About the Judaica Collection at the University of Michigan
Who We Are
The Judaica holdings of the University of Michigan's Hatcher Graduate Library are rich and extensive. Over the years, the Judaica and Hebraica components have developed into a diverse and independent collection that supports students, researchers, and the Jean and Samuel Frankel Center for Judaic Studies. The Library's Judaica collection has grown into one that can be favorably compared in depth and title count with the larger collections in other major North American universities and research institutions. Assistance is available for reference and research and staff can help locate primary research materials at other institutions. The Judaica-Hebraica Unit of the International Studies (formerly Area Programs) Division is headed by Elliot H. Gertel, the Irving M. Hermelin Curator of Judaica.
Our collection includes more than 55,000 titles in Hebrew and Yiddish, as well as Ladino, Aramaic, and other Jewish languages. Western language Judaica holdings number approximately 43,000. The collection is particularly strong in Modern Hebrew literature, Jewish history, the history of Israel, Judaism, and Hebrew bible studies. Annually, the library adds about 1,000 Hebrew and Yiddish titles to the collection and 1,500 Jewish studies titles in Western languages. The collection is primarily housed in the Harlan Hatcher Graduate Library, including Special Collections, but Judaica can be found in virtually all of the other campus libraries, including Art, Architecture, and Engineering; Askwith Media Library; Bentley Historical Library; Clements; Fine Arts; Kresge Business Library; Law; Taubman Medical Library; Social Work; and Shapiro Undergraduate and Science Libraries. Items can be located by subject classification and corresponding call number.
Notable acquisitions include the 5,000 title microfiche collection, Hebrew Books from the Harvard College Library; the ten-volume set Catalog of the Hebrew Collection: Harvard College Library, the Poalei Zion and Bund Archives microfiche collections; the 550 item Leo W. Schwarz Collection, which is rich in rare material on Jewish mysticism, hasidut, and publications by and for residents of post-World War II displaced persons camps in Germany; the entire runs in microformat of the Jewish Daily Forward and the Jerusalem Post and its predecessors as well as the Morgen-zshurnal from 1906 until it merged in 1953 with another Yiddish daily, Der Tog. The Judaica-Hebraica Unit also provides access to a number of electronic Web resources through this guide and through MIRLYN; some resources are open-access while others are limited to current University of Michigan faculty, staff and students.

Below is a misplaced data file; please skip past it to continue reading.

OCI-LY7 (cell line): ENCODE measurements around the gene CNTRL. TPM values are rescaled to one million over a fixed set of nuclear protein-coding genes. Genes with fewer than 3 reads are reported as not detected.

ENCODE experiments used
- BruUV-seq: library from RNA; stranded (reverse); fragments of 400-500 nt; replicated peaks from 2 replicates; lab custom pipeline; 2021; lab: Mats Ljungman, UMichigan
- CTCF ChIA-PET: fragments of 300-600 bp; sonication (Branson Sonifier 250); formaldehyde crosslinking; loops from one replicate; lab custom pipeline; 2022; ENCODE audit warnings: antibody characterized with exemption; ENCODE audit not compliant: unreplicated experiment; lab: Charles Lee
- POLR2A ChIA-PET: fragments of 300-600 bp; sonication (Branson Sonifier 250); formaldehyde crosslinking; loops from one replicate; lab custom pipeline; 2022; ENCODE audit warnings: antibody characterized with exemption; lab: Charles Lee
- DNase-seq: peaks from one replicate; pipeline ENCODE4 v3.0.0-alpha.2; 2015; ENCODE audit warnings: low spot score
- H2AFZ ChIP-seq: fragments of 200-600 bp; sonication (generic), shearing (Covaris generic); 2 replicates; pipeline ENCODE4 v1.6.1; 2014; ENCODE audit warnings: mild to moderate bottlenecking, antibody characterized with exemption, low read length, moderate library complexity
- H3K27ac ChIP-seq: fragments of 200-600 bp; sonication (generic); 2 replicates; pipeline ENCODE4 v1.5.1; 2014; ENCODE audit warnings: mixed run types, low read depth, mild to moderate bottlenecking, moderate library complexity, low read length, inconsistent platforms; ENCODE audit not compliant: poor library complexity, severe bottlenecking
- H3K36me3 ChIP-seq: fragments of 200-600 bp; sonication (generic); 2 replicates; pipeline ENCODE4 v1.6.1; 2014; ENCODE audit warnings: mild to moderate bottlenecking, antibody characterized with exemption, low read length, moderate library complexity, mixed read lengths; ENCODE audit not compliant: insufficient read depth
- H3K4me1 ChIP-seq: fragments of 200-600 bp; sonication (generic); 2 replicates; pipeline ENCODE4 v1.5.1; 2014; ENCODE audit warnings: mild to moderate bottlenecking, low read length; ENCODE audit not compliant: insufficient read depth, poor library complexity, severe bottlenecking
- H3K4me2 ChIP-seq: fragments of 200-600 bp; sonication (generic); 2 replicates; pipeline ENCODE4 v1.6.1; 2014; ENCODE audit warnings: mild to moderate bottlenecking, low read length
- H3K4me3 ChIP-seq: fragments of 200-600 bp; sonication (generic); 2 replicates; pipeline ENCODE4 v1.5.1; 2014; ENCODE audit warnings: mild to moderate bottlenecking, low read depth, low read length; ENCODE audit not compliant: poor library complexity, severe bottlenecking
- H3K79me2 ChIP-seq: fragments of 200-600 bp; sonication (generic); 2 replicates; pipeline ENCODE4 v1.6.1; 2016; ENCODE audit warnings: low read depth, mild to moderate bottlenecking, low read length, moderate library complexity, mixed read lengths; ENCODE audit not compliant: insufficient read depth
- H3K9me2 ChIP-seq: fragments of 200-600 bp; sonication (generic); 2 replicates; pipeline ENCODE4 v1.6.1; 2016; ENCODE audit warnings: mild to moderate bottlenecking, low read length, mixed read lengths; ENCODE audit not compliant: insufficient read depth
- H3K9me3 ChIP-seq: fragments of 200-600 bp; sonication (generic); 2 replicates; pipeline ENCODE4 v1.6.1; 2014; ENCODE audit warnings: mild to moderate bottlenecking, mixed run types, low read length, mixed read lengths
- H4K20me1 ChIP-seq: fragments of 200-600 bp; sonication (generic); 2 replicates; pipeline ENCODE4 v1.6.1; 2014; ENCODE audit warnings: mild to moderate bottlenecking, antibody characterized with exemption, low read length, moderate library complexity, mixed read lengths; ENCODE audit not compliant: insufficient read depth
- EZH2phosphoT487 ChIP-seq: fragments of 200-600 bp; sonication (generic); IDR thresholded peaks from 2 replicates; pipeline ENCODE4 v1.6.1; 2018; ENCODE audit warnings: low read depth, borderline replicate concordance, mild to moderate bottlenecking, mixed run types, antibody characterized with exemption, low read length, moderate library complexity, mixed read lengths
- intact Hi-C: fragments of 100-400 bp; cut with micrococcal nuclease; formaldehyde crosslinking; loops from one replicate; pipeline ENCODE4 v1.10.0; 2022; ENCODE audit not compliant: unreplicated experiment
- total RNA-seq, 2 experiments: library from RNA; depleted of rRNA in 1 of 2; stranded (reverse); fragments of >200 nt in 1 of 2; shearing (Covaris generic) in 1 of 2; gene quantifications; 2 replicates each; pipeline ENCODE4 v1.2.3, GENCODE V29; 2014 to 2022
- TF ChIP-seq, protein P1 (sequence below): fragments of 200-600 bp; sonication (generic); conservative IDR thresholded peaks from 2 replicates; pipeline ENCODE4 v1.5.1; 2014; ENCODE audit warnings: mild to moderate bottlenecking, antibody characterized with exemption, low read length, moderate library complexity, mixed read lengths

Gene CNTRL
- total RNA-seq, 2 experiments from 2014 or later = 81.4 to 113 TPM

Gifts and Collection Development
In a continuing effort to enrich the collection, staff also cultivates contacts with the local community for the purpose of soliciting gift material acquisitions and fund development for the Library. Over the years, the Library's book acquisitions funds have been supplemented by several Judaica trust funds, including those endowed by Beverly Baker; Martha and Stuart Bindeman; Frances and Hubert J. Brandt; the S. H. and Helen R. Scheuer Family Foundation; the Lucius N. Littauer Foundation; Dr. Arnold Heyman; Jerold Solovy; and Bruce and Ileane Thal; and gifts from Bruce and Lois Zenkel; the Bindeman Family; and Frances and Kathryn Brandt and Lilith Magazine, especially the Brandt and Lilith Magazine Women's Holocaust Memoir Collection, an ongoing, open-ended gift.